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German Federal Court of Justice declares intra-EU arbitration proceedings under the ICSID Convention to be inadmissible | Hengeler Mueller News
Dispute Resolution

German Federal Court of Justice declares intra-EU arbitration proceedings under the ICSID Convention to be inadmissible

On 27 July 2023, the German Federal Court of Justice (FCJ) ruled that EU member states may rely on proceedings under § 1032 (2) of the German Code of Civil Procedure (ZPO) to determine the admissibility of intra-EU ICSID arbitration proceedings initiated under Article 26 of the Energy Charter Treaty (ECT) (FCJ, case No. I ZB 43/22, I ZB 74/22 and I ZB 75/22).

Diverging decisions of the lower courts

The FCJ decided on appeals in three parallel cases in which the two lower courts had reached opposite conclusions. The three cases concerned arbitration proceedings initiated by companies based in member states of the European Union (EU) against other member states. The member states had changed their legislation on renewable energies (case No. I ZB 43/22) or had decided on a future ban of coal-fired power plants respectively (case No. I ZB 74/22 and I ZB 75/22). The companies claimed that the new legislation led to an unlawful expropriation of their investments and initiated ICSID arbitration proceedings in accordance with article 26 ECT. Relying on the case law of the European Court of Justice (ECJ) in the Achmea (case no. C-284/16) and Komstroy (case no. C-741/19) cases, the member states argued that the ICSID arbitration was inadmissible due to the lack of a valid arbitration agreement. The member states initiated proceedings under § 1032 (2) ZPO at the Berlin Appellate Court and the Cologne Higher Regional Court. The special mechanism of § 1032 (2) ZPO allows a party to a pending arbitration until the arbitral tribunal has been constituted to apply for a declaration that the arbitration proceedings are inadmissible.

The Berlin Appellate Court dismissed the application as inadmissible (case no. 12 SchH 6/21). It held that according to article 41 (1) ICSID Convention, only the arbitral tribunal is competent to decide on its own jurisdiction and the validity of the arbitration agreement. Article 41 (1) ICSID Convention therefore excluded any review of the admissibility of the arbitration proceedings by national courts.

The Cologne Higher Regional Court reached the opposite conclusion (case no. 19 SchH 14/21 and 15/21). It found the respective applications under § 1032 (2) ZPO to be admissible and declared the arbitration proceedings to be incompatible with EU law.

As an exception, the FCJ finds applications under § 1032 (2) ZPO regarding ICSID arbitrations to be admissible in intra-EU disputes

The FCJ sided with the Cologne Higher Regional Court. It ruled that intra-EU arbitrations under the ICSID Convention can be declared inadmissible by national courts in proceedings under § 1032 (2) ZPO.

Although the ICSID Convention generally provides for an exclusive competence of the arbitral tribunal to decide upon its own competence to hear a case, in intra-EU disputes the primacy of EU law forces to deviate from this principle. As a result, ICSID awards in the intra-EU context must be reviewable by state courts. According to the ruling of the FCJ, this review must also be possible at the beginning of the proceedings under § 1032 (2) ZPO.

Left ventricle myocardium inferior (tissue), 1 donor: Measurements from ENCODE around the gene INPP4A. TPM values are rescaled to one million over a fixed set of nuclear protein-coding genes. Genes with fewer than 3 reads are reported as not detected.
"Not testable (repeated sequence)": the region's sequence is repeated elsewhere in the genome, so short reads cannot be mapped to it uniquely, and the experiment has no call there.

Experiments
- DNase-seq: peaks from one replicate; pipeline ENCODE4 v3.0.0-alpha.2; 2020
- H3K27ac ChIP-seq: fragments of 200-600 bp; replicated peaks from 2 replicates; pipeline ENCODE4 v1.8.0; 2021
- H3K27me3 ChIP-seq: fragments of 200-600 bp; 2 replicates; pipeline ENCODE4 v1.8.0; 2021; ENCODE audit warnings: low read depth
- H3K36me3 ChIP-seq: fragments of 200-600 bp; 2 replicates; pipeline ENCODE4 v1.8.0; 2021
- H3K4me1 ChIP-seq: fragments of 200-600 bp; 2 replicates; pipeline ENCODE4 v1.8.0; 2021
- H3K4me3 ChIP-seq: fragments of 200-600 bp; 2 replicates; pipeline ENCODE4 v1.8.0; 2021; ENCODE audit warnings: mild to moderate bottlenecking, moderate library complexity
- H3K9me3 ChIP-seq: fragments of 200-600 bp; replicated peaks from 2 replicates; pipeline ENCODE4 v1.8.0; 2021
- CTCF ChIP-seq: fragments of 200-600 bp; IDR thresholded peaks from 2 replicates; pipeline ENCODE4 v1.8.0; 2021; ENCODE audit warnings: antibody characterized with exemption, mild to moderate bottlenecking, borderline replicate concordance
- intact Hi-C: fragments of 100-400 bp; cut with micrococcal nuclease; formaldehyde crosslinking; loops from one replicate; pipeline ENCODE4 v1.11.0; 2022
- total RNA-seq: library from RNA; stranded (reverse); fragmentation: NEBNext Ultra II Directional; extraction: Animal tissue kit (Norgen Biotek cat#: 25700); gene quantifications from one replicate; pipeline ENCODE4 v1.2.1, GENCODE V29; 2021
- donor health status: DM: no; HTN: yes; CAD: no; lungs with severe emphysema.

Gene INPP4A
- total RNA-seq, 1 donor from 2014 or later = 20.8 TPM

The FCJ also held that intra-EU ICSID arbitrations based on article 26 ECT are inadmissible. It relied on the case law of the ECJ to conclude that the underlying arbitration clauses violate articles 267, 344 TFEU and are, therefore, invalid.

Primacy of EU law forces FCJ to recognize an exception from the self-contained regime of the ICSID Convention

In the decisions, the FCJ applied the Achmea case law of the ECJ to find ICSID arbitrations between member states and EU investors are incompatible with EU law. It allowed member states to block arbitrations proceedings at an early stage of the proceedings based on the procedure under § 1032 (2) ZPO.

In the Komstroy case, the ECJ had clarified that intra-EU arbitrations based on the ECT were inadmissible. Other decisions of the ECJ (European Food (C-638/19 P) and Romatsa (C-333/19)) indicated that this also applied to arbitration proceedings under the ICSID Convention. The majority of arbitral tribunals, however, assumed that arbitration agreements between EU member states and investors from other member states were valid due to the self-contained regime of the ICSID Convention. The FCJ had no doubts that the Achmea case law renders also ICSID proceedings inadmissible and refrained from referring the case to the ECJ. According to the FCJ, EU law prevails over a member state's obligations under the ICSID Convention.

From the perspective of EU law, this is consistent. With its decision, the FCJ follows the case law of ECJ putting an end to investor-state arbitration proceedings based on international investment protection agreements between EU member states. The conclusions drawn for German procedural law are consistent. If arbitration proceedings are not compatible with EU law, member states must be able to challenge awards before German courts. It is efficient to allow such review at the beginning of the arbitration proceedings under § 1032 (2) ZPO.

However, the ruling is a setback for the dispute resolution system of the ICSID Convention. The system is exclusively rooted in public international law and the strictly limited review by state courts is one of its cornerstones. Being aware of the implications for the ICSID system, the BGH emphasizes that its ruling applies exclusively to intra-EU disputes.

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